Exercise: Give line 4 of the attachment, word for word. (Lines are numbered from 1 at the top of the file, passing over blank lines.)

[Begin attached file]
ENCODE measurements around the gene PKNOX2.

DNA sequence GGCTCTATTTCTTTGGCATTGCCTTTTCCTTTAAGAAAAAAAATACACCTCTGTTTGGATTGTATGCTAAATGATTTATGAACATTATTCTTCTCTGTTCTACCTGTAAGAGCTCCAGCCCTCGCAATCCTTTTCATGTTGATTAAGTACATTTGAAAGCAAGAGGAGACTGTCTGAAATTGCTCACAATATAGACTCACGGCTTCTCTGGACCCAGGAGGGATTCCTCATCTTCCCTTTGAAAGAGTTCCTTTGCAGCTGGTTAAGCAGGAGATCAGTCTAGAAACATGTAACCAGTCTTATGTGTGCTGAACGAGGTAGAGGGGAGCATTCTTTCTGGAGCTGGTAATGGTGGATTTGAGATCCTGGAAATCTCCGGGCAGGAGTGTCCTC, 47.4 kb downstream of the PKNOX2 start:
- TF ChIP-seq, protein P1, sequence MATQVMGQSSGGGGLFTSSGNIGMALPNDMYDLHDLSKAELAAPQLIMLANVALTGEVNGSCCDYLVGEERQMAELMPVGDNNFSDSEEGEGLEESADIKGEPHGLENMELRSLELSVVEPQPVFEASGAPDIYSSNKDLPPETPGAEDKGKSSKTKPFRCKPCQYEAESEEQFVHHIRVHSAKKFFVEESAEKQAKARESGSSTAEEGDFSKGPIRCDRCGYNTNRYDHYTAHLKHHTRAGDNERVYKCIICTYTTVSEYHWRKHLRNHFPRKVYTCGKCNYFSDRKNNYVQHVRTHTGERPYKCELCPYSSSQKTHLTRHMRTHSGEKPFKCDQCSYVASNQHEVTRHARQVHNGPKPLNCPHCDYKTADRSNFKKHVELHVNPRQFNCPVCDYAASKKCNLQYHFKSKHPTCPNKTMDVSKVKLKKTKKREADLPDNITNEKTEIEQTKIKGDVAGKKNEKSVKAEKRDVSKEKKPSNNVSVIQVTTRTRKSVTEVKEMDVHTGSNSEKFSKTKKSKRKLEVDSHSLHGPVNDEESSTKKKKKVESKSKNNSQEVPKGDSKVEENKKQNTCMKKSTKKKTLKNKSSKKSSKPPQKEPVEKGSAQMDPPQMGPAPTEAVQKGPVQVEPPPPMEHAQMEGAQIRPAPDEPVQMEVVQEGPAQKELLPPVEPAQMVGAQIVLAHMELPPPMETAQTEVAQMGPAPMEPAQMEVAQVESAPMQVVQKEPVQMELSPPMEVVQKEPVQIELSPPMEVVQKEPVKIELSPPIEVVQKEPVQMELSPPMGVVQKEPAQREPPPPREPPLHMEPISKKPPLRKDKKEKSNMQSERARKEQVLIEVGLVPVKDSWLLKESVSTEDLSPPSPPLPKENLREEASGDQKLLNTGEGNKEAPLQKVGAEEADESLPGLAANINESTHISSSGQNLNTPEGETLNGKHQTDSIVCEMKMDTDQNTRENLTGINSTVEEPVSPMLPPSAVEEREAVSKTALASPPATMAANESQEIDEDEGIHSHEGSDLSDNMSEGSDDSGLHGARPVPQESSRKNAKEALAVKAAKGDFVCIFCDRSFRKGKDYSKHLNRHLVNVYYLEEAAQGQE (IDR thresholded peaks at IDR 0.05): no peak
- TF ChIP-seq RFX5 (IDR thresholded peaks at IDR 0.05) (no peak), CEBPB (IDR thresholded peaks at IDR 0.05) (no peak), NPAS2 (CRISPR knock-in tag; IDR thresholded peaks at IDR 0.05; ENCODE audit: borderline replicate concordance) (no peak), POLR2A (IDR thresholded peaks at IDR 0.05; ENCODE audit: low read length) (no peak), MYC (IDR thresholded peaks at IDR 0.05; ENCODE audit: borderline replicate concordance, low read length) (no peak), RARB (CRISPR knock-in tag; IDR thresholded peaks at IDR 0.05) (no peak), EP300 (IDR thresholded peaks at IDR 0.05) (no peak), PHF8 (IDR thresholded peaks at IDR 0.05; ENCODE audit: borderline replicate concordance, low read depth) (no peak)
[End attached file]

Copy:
- TF ChIP-seq RFX5 (IDR thresholded peaks at IDR 0.05) (no peak), CEBPB (IDR thresholded peaks at IDR 0.05) (no peak), NPAS2 (CRISPR knock-in tag; IDR thresholded peaks at IDR 0.05; ENCODE audit: borderline replicate concordance) (no peak), POLR2A (IDR thresholded peaks at IDR 0.05; ENCODE audit: low read length) (no peak), MYC (IDR thresholded peaks at IDR 0.05; ENCODE audit: borderline replicate concordance, low read length) (no peak), RARB (CRISPR knock-in tag; IDR thresholded peaks at IDR 0.05) (no peak), EP300 (IDR thresholded peaks at IDR 0.05) (no peak), PHF8 (IDR thresholded peaks at IDR 0.05; ENCODE audit: borderline replicate concordance, low read depth) (no peak)